For the espresso syrup
In a bowl, stir together the espresso and sugar. Stir until the sugar dissolves. Add the rum and let cool to room temperature.
For the vanilla cream
Place the cream, sugar, and vanilla in large chilled mixing bowl with chilled beaters. With the whip attachment, beat the cream until stiff peaks form.

To assemble the cake
Place one cake layer flat side up on a cake stand or platter. Soak the cake with a third of the espresso syrup.
Spread 3 tbsp of whipped cream evenly over the top of the cake. Repeat with the next layer, syrup, cream, cake etc.
Finally top with the third layer. Soak with syrup and frost the top and sides of the cake with the whipped cream.
To decorate
Smooth out the whipped cream as much as possible on top. Lay a paper doily or stencil design on top of the cream and sift over cocoa powder or cinnamon.
Carefully remove the doily and serve.
Keep refrigerated until required and eat within 3 days.
Serves 12

Thursday, 16 October 2008

Spiced Cranberry & Orange Bread

It has been a hectic week and I was in the mood making some bread to help get rid of the built up stress. I was walking back from uni and thoughts of cinnamon and raisin bread kept running through my head. I started to gather my ingredients and went to get the raisins, only to find…I’d run out of raisins. Humph. I had a rummage around and found some dried cranberries and so decided to make a spiced cranberry bread instead. I added ground ginger, mixed spice and the grated rind of an orange as I adore the flavour of orange and cranberry together.

Feeling happier I set about making my bread, breathing in the orange and spices. It was then able to sit happily on my windowsill while I got on with an essay before being baked and devoured as a reward.

I was a little worried that I had overcooked the crust slightly, but upon slicing I found it to be perfectly soft and tender within, the egg keeping it moist and springy. The zesty orange is the first flavour to hit your palate, closely followed by a sweet tangy cranberry and a subtle spicy after-note. The bread is not overly sweet so I won’t feel at all guilty having it for breakfast tomorrow, lightly toasted with some jam.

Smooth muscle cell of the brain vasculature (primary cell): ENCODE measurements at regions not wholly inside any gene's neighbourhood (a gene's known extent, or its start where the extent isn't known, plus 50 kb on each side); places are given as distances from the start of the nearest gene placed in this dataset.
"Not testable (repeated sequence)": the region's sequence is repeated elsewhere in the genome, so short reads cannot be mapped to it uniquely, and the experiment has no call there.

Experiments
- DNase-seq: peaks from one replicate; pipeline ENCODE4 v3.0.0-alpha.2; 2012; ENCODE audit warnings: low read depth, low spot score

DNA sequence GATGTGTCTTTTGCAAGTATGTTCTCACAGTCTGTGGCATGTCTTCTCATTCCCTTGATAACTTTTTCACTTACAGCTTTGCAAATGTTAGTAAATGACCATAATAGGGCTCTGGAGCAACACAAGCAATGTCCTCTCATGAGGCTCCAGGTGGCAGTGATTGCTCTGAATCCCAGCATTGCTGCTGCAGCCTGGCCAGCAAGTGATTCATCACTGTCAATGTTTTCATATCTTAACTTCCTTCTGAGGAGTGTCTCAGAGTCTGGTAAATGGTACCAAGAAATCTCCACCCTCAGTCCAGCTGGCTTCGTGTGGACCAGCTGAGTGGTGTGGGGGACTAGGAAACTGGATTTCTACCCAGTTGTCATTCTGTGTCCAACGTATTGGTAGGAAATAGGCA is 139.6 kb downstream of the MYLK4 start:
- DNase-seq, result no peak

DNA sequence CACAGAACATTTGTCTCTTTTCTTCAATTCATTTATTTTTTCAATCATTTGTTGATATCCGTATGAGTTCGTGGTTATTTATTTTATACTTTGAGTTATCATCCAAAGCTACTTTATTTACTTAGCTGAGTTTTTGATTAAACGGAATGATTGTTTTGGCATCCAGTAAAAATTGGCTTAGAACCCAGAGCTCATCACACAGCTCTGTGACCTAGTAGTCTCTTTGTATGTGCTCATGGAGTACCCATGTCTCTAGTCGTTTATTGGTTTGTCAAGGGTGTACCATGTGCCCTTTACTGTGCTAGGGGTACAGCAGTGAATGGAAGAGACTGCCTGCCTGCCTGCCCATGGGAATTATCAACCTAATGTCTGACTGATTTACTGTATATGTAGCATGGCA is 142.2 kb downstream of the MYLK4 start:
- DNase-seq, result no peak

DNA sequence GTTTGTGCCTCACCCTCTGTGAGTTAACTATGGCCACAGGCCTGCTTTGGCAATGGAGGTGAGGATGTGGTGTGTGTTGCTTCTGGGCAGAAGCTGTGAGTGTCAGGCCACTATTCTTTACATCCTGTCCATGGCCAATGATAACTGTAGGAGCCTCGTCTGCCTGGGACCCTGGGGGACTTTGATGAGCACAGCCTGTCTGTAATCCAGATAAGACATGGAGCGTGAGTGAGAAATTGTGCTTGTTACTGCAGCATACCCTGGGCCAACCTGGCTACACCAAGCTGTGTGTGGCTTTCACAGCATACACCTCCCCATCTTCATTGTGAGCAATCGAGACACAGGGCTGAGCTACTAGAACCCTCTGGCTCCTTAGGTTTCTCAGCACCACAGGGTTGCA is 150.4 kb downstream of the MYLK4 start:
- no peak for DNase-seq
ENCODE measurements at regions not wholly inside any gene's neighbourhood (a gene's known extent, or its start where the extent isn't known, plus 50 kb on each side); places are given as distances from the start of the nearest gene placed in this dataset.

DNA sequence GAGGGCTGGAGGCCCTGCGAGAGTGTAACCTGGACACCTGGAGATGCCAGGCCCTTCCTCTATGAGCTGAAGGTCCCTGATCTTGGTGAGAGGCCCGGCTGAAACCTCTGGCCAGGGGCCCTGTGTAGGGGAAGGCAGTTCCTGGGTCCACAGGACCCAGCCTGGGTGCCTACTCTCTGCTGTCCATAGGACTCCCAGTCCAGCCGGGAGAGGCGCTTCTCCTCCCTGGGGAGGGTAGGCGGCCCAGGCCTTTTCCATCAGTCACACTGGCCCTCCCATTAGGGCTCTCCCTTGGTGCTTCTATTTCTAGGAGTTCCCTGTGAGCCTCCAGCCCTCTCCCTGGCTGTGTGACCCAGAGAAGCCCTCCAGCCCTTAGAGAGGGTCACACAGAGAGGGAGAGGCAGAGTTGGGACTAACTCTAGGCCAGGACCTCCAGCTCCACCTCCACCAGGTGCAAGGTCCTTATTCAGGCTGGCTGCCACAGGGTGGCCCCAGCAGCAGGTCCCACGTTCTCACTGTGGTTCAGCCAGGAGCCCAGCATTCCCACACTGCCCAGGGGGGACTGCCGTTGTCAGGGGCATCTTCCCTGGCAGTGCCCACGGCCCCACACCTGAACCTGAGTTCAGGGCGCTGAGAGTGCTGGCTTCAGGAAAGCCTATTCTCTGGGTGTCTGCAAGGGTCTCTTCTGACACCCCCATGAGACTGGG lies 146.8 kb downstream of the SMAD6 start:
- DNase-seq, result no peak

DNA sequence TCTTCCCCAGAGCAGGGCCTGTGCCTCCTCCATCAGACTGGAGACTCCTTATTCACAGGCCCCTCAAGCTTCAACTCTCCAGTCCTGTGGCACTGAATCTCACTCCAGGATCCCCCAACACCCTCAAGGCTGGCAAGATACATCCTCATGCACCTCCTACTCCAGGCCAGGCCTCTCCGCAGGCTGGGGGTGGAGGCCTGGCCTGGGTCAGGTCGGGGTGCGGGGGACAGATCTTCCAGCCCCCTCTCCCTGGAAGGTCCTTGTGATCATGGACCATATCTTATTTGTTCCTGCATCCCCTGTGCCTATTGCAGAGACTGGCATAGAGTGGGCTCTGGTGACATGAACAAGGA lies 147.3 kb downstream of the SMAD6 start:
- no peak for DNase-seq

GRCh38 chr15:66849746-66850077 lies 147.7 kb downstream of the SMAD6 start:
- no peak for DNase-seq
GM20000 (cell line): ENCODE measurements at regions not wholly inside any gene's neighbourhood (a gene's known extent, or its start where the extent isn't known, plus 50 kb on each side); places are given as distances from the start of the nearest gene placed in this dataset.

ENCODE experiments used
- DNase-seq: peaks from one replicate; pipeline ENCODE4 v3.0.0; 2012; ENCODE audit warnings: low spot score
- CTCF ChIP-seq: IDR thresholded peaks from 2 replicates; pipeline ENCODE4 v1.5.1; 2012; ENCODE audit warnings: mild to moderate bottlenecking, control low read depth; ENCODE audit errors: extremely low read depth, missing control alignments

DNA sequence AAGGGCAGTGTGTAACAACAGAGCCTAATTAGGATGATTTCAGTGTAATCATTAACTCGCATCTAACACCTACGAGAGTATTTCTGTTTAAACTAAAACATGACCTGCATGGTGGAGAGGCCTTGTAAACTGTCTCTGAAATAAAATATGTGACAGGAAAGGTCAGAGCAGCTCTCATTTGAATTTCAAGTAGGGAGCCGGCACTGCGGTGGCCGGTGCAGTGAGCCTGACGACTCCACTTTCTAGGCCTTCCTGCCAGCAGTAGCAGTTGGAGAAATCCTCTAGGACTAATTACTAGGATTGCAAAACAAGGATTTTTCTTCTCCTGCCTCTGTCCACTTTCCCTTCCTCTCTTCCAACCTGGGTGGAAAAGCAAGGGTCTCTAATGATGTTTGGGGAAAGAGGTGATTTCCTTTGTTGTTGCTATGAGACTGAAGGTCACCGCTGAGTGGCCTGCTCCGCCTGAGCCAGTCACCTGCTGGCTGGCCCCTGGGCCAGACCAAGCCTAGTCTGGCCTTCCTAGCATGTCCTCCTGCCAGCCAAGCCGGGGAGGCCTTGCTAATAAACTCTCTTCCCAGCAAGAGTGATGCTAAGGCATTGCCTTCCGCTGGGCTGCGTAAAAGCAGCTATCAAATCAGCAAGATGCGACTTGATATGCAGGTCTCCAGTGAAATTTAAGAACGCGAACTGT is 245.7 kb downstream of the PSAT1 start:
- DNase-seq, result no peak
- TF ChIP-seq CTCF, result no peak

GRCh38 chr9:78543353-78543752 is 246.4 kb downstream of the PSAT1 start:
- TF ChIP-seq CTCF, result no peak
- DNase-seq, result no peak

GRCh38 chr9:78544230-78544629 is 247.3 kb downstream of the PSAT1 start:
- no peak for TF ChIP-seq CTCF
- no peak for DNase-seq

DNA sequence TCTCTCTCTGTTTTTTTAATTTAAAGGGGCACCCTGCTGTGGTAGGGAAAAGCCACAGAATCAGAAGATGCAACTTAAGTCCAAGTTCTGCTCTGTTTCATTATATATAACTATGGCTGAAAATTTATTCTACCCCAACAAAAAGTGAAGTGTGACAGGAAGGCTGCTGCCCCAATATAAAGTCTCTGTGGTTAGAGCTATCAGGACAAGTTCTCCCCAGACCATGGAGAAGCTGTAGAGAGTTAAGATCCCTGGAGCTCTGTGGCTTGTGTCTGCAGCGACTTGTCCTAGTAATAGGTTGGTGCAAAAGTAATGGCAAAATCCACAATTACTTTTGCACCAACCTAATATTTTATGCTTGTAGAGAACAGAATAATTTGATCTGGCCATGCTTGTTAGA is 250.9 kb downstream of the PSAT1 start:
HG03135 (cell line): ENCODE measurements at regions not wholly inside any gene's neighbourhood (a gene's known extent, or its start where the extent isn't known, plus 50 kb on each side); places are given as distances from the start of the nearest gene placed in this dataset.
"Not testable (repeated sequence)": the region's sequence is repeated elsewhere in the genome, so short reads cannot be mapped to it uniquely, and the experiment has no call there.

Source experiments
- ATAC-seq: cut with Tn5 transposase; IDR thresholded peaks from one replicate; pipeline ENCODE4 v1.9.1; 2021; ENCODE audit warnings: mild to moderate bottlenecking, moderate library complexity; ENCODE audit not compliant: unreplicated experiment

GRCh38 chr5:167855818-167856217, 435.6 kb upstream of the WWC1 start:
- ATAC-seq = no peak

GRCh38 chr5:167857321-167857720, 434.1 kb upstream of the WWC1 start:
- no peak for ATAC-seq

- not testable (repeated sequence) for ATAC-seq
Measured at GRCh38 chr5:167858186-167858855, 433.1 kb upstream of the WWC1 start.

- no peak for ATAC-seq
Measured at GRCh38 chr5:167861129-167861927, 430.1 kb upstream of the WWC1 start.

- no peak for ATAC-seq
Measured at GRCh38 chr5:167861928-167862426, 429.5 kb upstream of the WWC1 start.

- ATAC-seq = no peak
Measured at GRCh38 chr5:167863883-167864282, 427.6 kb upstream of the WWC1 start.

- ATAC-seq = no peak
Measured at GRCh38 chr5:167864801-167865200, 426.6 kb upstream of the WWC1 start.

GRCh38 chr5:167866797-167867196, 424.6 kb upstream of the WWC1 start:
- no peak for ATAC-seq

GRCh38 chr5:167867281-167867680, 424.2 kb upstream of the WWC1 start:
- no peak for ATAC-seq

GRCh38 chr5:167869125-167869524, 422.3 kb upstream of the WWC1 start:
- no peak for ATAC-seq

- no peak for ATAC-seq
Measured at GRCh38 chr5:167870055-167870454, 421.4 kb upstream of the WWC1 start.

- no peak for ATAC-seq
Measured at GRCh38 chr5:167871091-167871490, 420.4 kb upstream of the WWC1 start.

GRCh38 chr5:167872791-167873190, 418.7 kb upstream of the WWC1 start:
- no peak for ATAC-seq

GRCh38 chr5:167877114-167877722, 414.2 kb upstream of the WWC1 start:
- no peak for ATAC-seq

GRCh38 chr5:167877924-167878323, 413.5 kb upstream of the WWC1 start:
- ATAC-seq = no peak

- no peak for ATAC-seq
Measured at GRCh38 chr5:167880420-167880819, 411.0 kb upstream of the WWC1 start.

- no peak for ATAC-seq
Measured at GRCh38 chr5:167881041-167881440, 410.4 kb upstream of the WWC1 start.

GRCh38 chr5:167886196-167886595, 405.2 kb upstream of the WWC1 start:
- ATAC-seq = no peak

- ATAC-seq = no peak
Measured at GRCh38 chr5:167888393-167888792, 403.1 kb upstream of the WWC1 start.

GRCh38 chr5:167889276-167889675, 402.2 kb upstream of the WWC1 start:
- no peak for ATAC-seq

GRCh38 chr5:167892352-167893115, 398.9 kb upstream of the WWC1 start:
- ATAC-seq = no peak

This is also my entry to Zorra’s 3rd World Bread Day. Click here for all the info.

Spiced Cranberry & Orange Bread

250g strong plain flour
45g caster sugar
1tsp dried yeast
40g butter
1 egg
125ml milk
1 tsp mixed spice
½ tsp ground ginger
1 orange
50g dried cranberries

Add the flour, yeast, mixed spice, ginger and sugar to a bowl. Grate in the rind from the orange. Cut the butter into small pieces and rub through the flour mixture until its evenly blended in.
Heat the milk until warm to the touch but not hot. Beat the egg into the milk and pour over the flour mix.
Bring it together with your fingers until it forms a soft dough. Add the cranberries and kneed until well distributed.
Cover the bowl with cling film and leave to prove for 1 hour until.
When the hour is up, turn the dough out onto a well floured surface and knock it back by kneading gently.
Shape the dough into a log and place into a 450g/1lb loaf tin. Leave it a warm place to rise and double in volume for 1½ - 2 hours.
Preheat the oven to 200C. Bake the loaf for 22-25 minutes until a deep golden brown in colour and hollow sounding when tapped.
Allow to cool for a few minutes before transferring to a wire wrack to cool.
Serve with jam or a light spreading of cream cheese.

Update: The complete roundup of all 246 entries can be found here.

Monday, 13 October 2008

Chocolate Overload Cake

I have quite a few backdated recipes that I need to post about and as today is the start of National Chocolate Week it seems fitting that I start with this one. Back in August it was my brothers birthday. He is a huge chocoholic and will only eat chocolate based cakes and desserts. Often when I make him something chocolaty he says it’s good but it could have done with more chocolate. This is usually followed by groans and rolling of eyes by everyone else at the table. So for his birthday I was determined to make him a cake that was absolutely choc full of chocolate and this chocolate overload cake was the result.

It’s comprises of a chocolate sponge which is filling, topped and covered in a rich chocolate fudge icing, surrounded by a wall of piped chocolate candles and decorated with all the chocolate goodies I could get my hands on, including, maltesers, chocolate buttons, fudge, coins, minstrels, flakes and rolos! Needless to say he loved it and insisted on another one the following week for when he had his mates over – success :)